Posted by Mitch Mitchell on Mar 11, 2011
If you’re on Twitter for any significant time, you know about FF, or Follow Friday. It wasn’t something that existed when I first joined Twitter, but months later it started up. People saw it as a way to help highlight people they follow, but it also promoted themselves because it was an excuse to put out a lot of posts without really saying anything.
I have to say that it’s nice being recognized on Fridays by a lot of people. However, at this point it’s lost its effectiveness. I have some people I’m connected to that do the FF thing every single day, forgetting it was originally only for Fridays. I have some people I really don’t know who do it all the time, and some of those folks aren’t even following me. And what also happens is that people will see their name on one of these lists, and they forward it as their own FF, and now you’re getting messages with your name on the same list over and over.
I never got into participating in the FF when it started. At first I wasn’t sure why I wasn’t a part of it. In retrospect, I think I saw what was coming and I didn’t want to start it and then have to decide it was time to stop.
I also think that it’s a strange thing to recommend that someone follow another person on Twitter without those people actually saying something that’s worth following. Whereas I think it’s nice that some people will send out my Twitter handle as someone to follow, the truth of the matter is that I don’t think I’m putting out ground breaking tweets that really deserve the kudos. I mean, all my blog posts go out, and I’ll share news links of stories that I like. And every once in awhile I will retweet blog posts that I like.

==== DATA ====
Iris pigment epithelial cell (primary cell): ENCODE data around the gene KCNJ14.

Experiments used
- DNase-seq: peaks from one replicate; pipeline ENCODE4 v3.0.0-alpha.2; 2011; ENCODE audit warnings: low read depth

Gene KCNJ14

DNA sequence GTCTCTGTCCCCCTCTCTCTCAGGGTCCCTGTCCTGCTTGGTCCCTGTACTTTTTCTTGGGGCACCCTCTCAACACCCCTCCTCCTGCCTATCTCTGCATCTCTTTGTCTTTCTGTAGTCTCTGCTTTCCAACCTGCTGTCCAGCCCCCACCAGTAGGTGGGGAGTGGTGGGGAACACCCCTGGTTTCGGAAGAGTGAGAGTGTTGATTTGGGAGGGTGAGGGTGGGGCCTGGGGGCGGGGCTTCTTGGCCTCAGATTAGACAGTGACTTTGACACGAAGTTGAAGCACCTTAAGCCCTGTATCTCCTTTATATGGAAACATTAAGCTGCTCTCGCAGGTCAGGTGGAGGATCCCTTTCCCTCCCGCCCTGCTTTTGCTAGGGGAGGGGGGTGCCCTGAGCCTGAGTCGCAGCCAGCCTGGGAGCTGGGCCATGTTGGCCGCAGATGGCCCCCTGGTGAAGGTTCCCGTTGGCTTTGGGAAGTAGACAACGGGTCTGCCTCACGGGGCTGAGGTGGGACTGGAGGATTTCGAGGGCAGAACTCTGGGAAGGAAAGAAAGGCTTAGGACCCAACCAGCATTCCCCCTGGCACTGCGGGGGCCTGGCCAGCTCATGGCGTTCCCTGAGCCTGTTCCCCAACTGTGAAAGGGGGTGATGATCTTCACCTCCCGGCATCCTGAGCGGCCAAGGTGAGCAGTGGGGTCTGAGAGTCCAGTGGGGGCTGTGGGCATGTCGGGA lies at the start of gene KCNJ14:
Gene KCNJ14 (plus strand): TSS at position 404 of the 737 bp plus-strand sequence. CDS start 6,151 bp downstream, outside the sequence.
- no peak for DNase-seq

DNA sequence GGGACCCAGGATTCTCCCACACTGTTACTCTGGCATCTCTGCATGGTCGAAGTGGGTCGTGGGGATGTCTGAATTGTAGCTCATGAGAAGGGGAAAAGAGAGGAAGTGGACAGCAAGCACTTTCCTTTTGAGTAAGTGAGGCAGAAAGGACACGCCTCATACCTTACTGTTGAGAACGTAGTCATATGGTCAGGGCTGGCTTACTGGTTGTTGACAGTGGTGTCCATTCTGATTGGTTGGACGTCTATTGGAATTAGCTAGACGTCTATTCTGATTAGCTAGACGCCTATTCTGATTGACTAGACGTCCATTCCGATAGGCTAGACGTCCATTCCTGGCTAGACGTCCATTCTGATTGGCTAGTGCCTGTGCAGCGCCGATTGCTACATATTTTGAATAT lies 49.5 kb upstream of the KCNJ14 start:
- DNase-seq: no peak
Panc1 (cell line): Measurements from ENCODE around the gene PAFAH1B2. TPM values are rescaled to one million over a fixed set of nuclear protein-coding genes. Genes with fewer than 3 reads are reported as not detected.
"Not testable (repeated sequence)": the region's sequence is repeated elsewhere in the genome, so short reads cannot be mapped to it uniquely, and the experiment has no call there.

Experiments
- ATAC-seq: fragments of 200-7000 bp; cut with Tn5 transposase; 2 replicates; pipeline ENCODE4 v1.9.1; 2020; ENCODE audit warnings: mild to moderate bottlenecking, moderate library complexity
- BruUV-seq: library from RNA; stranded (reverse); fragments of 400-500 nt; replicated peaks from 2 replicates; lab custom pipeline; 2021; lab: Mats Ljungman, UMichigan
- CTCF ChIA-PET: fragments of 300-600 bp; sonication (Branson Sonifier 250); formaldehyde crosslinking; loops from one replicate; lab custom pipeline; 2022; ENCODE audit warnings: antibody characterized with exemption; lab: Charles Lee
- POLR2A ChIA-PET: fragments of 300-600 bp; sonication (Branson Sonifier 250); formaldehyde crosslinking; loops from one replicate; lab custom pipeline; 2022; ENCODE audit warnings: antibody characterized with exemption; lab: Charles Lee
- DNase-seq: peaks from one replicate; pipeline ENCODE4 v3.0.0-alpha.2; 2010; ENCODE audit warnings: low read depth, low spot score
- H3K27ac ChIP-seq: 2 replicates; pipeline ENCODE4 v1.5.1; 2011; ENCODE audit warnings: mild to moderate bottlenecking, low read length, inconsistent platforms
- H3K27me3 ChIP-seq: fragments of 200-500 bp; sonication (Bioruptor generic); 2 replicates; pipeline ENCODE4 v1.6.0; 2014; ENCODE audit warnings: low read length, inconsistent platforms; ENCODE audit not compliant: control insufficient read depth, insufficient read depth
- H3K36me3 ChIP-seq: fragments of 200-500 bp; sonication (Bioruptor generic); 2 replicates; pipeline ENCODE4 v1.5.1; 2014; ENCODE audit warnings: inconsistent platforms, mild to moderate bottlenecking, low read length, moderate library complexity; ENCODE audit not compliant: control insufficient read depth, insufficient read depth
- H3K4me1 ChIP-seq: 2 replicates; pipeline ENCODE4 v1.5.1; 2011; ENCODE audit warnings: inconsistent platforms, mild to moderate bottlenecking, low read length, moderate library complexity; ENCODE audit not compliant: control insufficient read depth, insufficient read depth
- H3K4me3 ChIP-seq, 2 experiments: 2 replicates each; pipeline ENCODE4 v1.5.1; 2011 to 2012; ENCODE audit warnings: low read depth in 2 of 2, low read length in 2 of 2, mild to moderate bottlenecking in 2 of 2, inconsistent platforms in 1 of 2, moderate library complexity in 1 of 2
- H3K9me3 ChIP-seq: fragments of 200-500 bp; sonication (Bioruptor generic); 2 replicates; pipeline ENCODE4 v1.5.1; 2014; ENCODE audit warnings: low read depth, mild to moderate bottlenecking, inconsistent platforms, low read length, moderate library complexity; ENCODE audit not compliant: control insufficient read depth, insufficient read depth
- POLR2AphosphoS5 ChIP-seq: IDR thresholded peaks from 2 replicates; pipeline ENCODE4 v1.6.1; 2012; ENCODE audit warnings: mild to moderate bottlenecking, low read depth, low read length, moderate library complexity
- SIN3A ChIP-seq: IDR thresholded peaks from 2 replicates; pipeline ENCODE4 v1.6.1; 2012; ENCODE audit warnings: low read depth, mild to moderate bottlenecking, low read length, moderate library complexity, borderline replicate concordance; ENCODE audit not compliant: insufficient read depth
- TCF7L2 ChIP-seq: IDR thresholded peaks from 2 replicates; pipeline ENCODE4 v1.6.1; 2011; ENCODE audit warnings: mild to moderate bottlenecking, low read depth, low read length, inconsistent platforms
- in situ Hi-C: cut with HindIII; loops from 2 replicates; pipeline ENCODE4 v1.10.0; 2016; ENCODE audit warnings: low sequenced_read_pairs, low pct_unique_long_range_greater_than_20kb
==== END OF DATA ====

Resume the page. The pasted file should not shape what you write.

Ground breaking? Nope, not me. And not many people either. For instance, just what has Charlie Sheen said that deserves over 2 million people suddenly following him on Twitter? How are some of these individuals ending up with more followers than news services, which really do put out some pretty good information?
There are some thought leaders worth following, none of which I’m going to mention here because everyone has their own thought leaders that they like. I only follow a few of them, and only one of those people follows me. And I’m okay with that because in this case I want to be aware of what they’re saying enough to not worry that they may never engage me on Twitter. Strangely enough, every one of them has engaged me at least once on their blogs, so it’s all good.
Think about this concept of FF to see if it’s really in your best interest, or in the best interest of the people you’re recommending. Instead of a blanket FF, why not recommend one person at a time that you like and say why? Trust me, that will go a long way, and be much better, because it will stand out and really look more like a personal recommendation from you to your friends and followers. Of course, still check out everyone to see if what they have to offer works for you.